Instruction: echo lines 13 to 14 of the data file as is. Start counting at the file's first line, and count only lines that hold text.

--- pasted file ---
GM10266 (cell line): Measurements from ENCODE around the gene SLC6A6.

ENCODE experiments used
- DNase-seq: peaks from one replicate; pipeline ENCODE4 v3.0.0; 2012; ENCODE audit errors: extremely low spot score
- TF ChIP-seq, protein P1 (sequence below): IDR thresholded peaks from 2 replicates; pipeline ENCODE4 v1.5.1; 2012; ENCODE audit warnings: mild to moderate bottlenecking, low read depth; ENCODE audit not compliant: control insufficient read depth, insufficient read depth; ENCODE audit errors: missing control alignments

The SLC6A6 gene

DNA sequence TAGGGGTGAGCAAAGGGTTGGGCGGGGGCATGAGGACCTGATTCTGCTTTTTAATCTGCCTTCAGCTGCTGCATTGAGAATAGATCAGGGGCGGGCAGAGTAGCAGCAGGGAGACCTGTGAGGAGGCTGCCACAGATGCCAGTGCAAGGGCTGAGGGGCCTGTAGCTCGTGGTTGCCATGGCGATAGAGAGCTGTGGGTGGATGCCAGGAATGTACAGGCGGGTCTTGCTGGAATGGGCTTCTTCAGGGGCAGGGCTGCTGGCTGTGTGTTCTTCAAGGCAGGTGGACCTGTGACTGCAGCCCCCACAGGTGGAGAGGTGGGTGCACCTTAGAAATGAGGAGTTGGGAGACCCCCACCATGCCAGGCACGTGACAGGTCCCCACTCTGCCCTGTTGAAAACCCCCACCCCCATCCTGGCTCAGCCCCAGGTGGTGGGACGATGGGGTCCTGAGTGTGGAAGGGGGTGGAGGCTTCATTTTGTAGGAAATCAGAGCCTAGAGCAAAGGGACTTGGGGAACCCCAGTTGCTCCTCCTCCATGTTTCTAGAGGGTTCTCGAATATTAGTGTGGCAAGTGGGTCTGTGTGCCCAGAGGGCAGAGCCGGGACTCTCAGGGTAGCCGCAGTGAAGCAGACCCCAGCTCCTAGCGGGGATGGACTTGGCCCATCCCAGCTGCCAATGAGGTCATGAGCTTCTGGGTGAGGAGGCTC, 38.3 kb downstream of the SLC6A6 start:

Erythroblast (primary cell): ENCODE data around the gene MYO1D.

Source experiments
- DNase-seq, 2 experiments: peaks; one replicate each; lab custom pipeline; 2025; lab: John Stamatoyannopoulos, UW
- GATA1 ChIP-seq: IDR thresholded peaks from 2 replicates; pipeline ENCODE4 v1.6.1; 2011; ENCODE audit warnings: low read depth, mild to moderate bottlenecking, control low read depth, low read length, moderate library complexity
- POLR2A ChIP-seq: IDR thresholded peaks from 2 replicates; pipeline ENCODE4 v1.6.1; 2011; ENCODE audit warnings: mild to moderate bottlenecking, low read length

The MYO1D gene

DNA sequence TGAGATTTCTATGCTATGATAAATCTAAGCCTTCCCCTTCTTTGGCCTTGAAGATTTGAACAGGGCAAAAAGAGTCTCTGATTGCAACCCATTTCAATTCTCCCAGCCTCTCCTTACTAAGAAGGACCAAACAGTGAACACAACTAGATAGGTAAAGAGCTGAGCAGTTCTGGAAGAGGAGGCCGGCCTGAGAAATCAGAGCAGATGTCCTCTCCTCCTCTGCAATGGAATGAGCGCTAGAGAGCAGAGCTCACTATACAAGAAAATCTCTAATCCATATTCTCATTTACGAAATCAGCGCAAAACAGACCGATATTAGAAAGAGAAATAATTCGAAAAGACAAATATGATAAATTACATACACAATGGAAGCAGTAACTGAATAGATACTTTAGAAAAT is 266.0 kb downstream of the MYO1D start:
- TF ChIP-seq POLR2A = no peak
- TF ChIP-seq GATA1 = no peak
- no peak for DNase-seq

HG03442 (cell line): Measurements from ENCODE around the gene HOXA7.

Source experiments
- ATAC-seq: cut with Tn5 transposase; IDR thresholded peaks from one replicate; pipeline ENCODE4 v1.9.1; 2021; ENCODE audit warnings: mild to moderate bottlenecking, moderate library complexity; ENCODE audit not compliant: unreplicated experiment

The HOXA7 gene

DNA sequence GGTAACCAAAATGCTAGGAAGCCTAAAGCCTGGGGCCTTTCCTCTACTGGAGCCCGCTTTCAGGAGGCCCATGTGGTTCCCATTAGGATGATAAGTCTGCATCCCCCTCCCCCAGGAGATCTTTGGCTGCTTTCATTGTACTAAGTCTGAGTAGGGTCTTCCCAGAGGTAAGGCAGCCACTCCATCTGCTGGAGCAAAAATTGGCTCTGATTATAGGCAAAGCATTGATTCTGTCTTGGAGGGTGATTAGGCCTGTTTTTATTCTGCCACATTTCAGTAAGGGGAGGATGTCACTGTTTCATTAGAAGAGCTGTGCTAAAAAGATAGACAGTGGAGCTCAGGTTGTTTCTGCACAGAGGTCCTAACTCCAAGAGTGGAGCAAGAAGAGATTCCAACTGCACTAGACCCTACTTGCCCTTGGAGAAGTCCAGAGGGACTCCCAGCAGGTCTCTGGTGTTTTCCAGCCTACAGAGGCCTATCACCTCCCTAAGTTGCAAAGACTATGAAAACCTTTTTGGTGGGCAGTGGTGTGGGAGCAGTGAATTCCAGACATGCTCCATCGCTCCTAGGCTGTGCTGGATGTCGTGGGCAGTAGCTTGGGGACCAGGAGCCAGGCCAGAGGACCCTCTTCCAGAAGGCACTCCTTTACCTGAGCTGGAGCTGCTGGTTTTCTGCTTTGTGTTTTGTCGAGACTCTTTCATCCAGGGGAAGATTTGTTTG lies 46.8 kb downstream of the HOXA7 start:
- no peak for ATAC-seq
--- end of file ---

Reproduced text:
DNA sequence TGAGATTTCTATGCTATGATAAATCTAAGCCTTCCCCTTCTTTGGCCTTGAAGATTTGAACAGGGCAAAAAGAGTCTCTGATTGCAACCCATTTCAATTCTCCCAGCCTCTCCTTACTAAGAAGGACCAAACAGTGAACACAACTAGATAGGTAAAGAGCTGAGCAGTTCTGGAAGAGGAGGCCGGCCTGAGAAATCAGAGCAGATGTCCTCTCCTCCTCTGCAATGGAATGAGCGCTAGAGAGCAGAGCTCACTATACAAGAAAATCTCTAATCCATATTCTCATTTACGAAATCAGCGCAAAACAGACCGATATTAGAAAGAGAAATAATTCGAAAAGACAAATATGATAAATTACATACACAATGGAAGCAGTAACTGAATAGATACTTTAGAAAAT is 266.0 kb downstream of the MYO1D start:
- TF ChIP-seq POLR2A = no peak